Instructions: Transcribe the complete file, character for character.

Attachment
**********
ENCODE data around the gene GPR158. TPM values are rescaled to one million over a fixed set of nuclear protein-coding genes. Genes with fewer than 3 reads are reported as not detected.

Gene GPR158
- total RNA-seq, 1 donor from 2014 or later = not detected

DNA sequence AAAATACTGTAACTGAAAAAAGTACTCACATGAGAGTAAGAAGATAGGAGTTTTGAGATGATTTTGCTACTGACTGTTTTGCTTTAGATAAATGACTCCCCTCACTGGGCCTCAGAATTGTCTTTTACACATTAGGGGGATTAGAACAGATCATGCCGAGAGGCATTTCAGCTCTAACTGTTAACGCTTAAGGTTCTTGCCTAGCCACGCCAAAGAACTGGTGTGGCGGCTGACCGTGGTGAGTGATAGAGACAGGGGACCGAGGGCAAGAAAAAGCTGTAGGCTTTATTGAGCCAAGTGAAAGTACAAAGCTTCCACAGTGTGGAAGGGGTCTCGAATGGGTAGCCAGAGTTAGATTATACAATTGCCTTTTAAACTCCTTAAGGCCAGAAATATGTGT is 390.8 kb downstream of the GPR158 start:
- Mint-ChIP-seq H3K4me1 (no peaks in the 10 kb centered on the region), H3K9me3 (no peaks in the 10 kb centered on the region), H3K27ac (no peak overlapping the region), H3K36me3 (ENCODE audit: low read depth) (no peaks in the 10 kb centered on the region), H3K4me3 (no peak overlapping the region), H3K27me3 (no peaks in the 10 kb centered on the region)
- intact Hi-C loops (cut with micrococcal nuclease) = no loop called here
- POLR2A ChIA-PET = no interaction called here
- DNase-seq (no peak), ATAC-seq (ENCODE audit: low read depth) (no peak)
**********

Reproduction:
ENCODE data around the gene GPR158. TPM values are rescaled to one million over a fixed set of nuclear protein-coding genes. Genes with fewer than 3 reads are reported as not detected.

Gene GPR158
- total RNA-seq, 1 donor from 2014 or later = not detected

DNA sequence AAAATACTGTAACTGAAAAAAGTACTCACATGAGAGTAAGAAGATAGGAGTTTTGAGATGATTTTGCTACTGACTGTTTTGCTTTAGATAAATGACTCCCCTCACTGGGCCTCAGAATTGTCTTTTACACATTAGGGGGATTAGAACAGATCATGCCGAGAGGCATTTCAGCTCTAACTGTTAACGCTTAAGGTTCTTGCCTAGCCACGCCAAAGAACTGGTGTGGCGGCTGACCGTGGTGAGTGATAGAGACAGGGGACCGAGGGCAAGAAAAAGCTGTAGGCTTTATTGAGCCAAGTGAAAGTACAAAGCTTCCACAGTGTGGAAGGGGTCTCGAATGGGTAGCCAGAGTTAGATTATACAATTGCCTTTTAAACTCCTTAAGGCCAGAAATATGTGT is 390.8 kb downstream of the GPR158 start:
- Mint-ChIP-seq H3K4me1 (no peaks in the 10 kb centered on the region), H3K9me3 (no peaks in the 10 kb centered on the region), H3K27ac (no peak overlapping the region), H3K36me3 (ENCODE audit: low read depth) (no peaks in the 10 kb centered on the region), H3K4me3 (no peak overlapping the region), H3K27me3 (no peaks in the 10 kb centered on the region)
- intact Hi-C loops (cut with micrococcal nuclease) = no loop called here
- POLR2A ChIA-PET = no interaction called here
- DNase-seq (no peak), ATAC-seq (ENCODE audit: low read depth) (no peak)